The Zionsville Community School recently got into the development business. It financed the development of the Dow property along 106th Street with funds from a school bond.
Then the town of Zionsville got into the school business. It is advocating for change in the public schools’ funding formula at the state legislature.
Zionsville’s town council thinks the consolidated town of Zionsville is a hybrid town/township. If it merged with the unincorporated part of Perry Township, the town of Zionsville would be in Perry Township.
Meanwhile, a Boone County judge ruled against Zionsville on all counts in a lawsuit in favor of Whitestown; that Zionsville could not legally merge with Perry Township. The ruling nullified the Zionsville – Perry merger question on the Nov. 4. ballot. Yet early voting continues as the referendum question could not be removed from the ballot. Too late, ballots had already been printed. Oh – there’s another part to the referendum. Does Zionsville want to have a mayoral form of government?
Currently, the president of Zionsville’s town council intends to appeal the trial judge’s ruling. But voting goes on while to-date the judge’s ruling stands.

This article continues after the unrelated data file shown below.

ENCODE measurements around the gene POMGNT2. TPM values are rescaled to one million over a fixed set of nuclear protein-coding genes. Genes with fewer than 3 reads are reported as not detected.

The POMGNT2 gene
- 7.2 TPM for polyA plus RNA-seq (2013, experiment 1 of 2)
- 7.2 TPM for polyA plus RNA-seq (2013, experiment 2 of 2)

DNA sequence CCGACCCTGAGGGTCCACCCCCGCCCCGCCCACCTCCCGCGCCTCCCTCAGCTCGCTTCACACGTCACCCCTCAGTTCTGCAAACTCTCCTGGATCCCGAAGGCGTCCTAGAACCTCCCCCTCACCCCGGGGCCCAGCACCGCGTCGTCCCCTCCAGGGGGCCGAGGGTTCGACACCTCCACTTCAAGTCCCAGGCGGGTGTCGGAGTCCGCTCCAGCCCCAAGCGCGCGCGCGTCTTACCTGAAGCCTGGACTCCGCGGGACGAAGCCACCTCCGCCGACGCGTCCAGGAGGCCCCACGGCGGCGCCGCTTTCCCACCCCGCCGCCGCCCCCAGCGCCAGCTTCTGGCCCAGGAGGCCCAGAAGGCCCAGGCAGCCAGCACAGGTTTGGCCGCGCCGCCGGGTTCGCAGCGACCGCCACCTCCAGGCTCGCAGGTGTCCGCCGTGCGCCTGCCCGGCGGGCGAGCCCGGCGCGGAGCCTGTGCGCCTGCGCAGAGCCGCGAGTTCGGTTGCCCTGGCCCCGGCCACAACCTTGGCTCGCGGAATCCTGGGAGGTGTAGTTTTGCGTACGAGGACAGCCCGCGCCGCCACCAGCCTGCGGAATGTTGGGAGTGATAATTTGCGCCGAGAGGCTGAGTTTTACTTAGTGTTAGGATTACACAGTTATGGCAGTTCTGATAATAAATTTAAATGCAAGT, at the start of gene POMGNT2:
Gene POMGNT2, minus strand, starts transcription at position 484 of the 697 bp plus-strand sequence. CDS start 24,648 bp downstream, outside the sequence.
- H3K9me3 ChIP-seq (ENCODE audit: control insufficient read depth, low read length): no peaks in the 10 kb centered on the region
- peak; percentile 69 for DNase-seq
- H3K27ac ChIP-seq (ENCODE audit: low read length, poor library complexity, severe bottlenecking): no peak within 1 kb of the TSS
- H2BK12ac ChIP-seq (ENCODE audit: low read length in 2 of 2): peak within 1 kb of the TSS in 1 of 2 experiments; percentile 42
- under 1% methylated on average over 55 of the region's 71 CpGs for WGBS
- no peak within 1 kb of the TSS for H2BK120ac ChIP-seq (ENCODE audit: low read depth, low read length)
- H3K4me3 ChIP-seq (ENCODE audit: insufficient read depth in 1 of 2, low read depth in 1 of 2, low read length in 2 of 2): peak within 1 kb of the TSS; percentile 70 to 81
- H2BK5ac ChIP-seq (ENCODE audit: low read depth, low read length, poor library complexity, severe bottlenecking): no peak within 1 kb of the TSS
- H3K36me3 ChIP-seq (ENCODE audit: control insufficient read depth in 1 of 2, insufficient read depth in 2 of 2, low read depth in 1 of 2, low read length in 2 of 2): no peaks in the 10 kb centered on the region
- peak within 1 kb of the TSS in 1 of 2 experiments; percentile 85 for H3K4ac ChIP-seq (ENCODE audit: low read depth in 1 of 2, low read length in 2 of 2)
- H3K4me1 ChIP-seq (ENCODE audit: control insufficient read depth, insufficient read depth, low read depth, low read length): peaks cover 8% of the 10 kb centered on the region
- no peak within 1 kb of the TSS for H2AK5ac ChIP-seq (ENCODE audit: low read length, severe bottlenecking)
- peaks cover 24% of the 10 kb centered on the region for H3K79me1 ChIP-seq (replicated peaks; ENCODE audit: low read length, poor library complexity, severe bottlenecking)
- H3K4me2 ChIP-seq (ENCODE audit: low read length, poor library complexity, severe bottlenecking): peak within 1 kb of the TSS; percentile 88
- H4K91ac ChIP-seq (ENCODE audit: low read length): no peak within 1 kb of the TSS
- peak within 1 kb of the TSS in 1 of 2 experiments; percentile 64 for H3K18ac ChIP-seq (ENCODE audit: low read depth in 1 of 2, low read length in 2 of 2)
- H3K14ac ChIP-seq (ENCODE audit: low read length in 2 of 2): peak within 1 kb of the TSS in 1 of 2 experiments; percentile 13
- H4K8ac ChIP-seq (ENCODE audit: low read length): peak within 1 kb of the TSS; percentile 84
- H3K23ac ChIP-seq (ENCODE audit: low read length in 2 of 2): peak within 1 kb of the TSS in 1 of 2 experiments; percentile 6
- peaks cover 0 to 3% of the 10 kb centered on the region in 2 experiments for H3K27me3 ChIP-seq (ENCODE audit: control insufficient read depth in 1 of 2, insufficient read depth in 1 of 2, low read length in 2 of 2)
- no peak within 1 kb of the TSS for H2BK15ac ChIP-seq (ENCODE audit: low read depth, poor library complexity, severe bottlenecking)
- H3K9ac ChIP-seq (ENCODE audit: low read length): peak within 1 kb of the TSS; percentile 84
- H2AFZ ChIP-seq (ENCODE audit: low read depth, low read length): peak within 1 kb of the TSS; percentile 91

The Zionsville town council president states, if the trial judge’s ruling is reversed by the appellate court in favor of Zionsville, and if the referendum gets a favorable 51 percent vote from Perry and Zionsville voters, the referendum vote including the mayoral component would be approved.
However, many voters think the referendum question is no longer valid, though still on the ballot. This confusion certainly clouds using any results from the Nov. 4 vote on the referendum.
Now let’s see: The school gets in the development business. The town gets involved with the school’s funding issue. Who knows what Zionsville is and where it is located? Maybe I should just call 911.